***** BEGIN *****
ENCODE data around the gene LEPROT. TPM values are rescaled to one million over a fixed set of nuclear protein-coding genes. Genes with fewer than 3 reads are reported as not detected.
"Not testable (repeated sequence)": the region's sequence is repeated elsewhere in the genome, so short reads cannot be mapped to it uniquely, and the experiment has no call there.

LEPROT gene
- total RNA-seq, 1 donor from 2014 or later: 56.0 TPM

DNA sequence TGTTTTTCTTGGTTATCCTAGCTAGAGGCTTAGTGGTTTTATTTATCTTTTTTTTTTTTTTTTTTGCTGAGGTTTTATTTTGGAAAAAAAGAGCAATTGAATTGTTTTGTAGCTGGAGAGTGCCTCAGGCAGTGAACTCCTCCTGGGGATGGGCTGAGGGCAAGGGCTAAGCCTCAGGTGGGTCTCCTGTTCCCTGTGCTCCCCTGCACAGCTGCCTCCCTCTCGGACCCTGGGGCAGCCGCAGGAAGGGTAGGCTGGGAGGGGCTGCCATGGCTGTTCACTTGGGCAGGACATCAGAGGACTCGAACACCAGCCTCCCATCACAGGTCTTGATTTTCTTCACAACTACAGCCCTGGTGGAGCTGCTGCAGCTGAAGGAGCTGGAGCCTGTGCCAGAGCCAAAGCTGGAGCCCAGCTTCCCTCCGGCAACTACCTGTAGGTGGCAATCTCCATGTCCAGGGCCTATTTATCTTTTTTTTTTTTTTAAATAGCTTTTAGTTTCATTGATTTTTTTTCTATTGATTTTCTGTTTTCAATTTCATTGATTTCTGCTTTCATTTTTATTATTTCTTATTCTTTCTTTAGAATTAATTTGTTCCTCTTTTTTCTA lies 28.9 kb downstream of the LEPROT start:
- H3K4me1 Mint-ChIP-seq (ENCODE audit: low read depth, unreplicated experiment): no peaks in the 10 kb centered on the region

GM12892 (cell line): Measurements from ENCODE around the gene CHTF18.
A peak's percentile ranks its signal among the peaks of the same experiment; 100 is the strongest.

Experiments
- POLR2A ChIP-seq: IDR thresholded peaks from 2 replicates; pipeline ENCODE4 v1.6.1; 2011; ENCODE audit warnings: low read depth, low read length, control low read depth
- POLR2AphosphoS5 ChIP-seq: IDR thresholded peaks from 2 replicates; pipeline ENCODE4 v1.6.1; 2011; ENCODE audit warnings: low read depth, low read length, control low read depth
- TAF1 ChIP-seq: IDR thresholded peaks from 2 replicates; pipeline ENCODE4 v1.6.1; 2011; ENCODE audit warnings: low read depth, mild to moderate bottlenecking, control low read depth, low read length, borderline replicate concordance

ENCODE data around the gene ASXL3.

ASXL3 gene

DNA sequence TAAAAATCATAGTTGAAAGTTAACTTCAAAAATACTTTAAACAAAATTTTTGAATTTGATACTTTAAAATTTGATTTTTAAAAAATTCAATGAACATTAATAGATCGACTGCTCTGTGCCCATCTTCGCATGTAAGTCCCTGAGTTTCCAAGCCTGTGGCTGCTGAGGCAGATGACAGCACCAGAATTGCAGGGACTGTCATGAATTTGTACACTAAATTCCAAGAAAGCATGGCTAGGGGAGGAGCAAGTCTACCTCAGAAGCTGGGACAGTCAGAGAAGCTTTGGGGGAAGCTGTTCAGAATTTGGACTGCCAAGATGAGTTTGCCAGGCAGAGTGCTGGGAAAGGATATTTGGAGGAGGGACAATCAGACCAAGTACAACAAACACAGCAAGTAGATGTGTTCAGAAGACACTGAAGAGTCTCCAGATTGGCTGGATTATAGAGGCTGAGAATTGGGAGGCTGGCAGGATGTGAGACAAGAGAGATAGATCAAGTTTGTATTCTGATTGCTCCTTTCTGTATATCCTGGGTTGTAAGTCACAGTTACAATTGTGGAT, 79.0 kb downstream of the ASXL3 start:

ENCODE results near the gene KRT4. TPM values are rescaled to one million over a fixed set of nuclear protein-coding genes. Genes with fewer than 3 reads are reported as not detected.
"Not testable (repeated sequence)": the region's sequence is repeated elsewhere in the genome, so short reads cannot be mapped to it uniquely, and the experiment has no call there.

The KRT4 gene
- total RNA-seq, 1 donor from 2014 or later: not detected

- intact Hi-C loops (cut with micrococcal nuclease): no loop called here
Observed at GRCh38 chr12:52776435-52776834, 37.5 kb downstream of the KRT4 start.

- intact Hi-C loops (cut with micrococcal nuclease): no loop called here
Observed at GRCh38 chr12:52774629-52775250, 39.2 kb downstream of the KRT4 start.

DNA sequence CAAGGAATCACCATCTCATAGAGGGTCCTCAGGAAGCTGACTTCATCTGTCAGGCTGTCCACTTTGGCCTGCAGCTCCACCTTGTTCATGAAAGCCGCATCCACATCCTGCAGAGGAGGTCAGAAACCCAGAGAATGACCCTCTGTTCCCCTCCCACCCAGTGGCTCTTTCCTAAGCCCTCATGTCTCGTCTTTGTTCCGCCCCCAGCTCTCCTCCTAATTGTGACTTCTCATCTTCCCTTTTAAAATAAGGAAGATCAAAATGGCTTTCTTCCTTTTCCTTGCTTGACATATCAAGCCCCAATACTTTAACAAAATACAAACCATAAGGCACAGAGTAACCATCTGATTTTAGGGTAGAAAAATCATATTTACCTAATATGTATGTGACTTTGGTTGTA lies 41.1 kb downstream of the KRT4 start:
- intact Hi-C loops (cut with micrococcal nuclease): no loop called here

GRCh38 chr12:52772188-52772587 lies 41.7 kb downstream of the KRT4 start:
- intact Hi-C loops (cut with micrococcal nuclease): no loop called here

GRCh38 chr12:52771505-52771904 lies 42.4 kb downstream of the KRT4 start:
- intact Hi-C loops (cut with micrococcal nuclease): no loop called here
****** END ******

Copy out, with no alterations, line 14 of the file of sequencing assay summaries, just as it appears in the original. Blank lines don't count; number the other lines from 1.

ASXL3 gene